Diagnostic value of C-reactive protein to rule out infectious complications after major abdominal surgery: a systematic review and meta-analysis

SL Gans, JJ Atema, S van Dieren, B Groot Koerkamp, MA Boermeester

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Abstract

Infectious complications occur frequently after major abdominal surgery and have a major influence on patient outcome and hospital costs. A marker that can rule out postoperative infectious complications (PICs) could aid patient selection for safe and early hospital discharge. C-reactive protein (CRP) is a widely available, fast, and cheap marker that might be of value in detecting PIC. Present meta-analysis evaluates the diagnostic value of CRP to rule out PIC following major abdominal surgery, aiding patient selection for early discharge. A systematic literature search of Medline, PubMed, and Cochrane was performed identifying all prospective studies evaluating the diagnostic value of CRP after abdominal surgery. Meta-analysis was performed according to the PRISMA statement. Twenty-two studies were included for qualitative analysis of which 16 studies were eligible for meta-analysis, representing 2215 patients. Most studies analyzed the value of CRP in colorectal surgery (eight studies). The pooled negative predictive value (NPV) improved each day after surgery up to 90 % at postoperative day (POD) 3 for a pooled CRP cutoff of 159 mg/L (range 92-200). Maximum predictive values for PICs were reached on POD 5 for a pooled CRP cutoff of 114 mg/L (range 48-150): a pooled sensitivity of 86 % (95 % confidence interval (CI) 79-91 %), specificity of 86 % (95 % CI 75-92 %), and a positive predictive value of 64 % (95 % CI 49-77 %). The pooled sensitivity and specificity were significantly higher on POD 5 than on other PODs (p < 0.001). Infectious complications after major abdominal surgery are very unlikely in patients with a CRP below 159 mg/L on POD 3. This can aid patient selection for safe and early hospital discharge and prevent overuse of imaging.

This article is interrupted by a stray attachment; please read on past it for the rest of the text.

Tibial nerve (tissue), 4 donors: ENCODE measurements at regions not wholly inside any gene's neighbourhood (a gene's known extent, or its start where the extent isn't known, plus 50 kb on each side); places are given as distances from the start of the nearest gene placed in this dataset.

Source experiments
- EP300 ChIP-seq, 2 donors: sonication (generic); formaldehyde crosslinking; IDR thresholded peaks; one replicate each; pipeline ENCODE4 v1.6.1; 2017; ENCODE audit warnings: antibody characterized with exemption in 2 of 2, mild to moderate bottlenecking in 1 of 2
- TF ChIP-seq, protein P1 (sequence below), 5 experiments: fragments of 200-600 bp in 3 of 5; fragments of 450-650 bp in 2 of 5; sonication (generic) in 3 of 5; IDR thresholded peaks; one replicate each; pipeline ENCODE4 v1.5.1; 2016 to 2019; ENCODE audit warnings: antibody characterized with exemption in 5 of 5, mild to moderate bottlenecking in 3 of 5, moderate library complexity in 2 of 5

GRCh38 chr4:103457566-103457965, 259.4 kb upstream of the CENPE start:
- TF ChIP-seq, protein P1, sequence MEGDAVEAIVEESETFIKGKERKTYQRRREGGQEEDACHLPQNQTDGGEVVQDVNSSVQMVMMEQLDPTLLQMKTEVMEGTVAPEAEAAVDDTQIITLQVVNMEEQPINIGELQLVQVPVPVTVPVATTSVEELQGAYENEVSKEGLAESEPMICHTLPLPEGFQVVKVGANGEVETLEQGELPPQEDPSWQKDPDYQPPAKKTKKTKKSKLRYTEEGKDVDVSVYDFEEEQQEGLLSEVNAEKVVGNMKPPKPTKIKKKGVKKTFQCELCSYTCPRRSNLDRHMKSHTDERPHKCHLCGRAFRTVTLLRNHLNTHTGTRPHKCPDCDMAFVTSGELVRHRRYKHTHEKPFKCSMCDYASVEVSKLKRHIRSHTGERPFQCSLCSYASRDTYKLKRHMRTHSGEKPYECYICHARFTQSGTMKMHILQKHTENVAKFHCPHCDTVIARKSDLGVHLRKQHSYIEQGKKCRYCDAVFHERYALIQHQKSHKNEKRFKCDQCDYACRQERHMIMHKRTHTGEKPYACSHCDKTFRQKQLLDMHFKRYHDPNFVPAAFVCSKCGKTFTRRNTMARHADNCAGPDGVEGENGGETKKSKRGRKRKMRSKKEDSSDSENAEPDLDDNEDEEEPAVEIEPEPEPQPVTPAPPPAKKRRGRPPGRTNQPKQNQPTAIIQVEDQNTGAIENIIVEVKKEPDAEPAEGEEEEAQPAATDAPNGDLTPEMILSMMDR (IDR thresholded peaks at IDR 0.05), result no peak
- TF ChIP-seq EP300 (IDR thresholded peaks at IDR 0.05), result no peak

Original languageUndefined/Unknown
Pages (from-to)861-873
Number of pages13
JournalInternational Journal of Colorectal Disease
Volume30
Issue number7
DOIs
Publication statusPublished - 2015

Research programs

  • EMC MM-04-47-07

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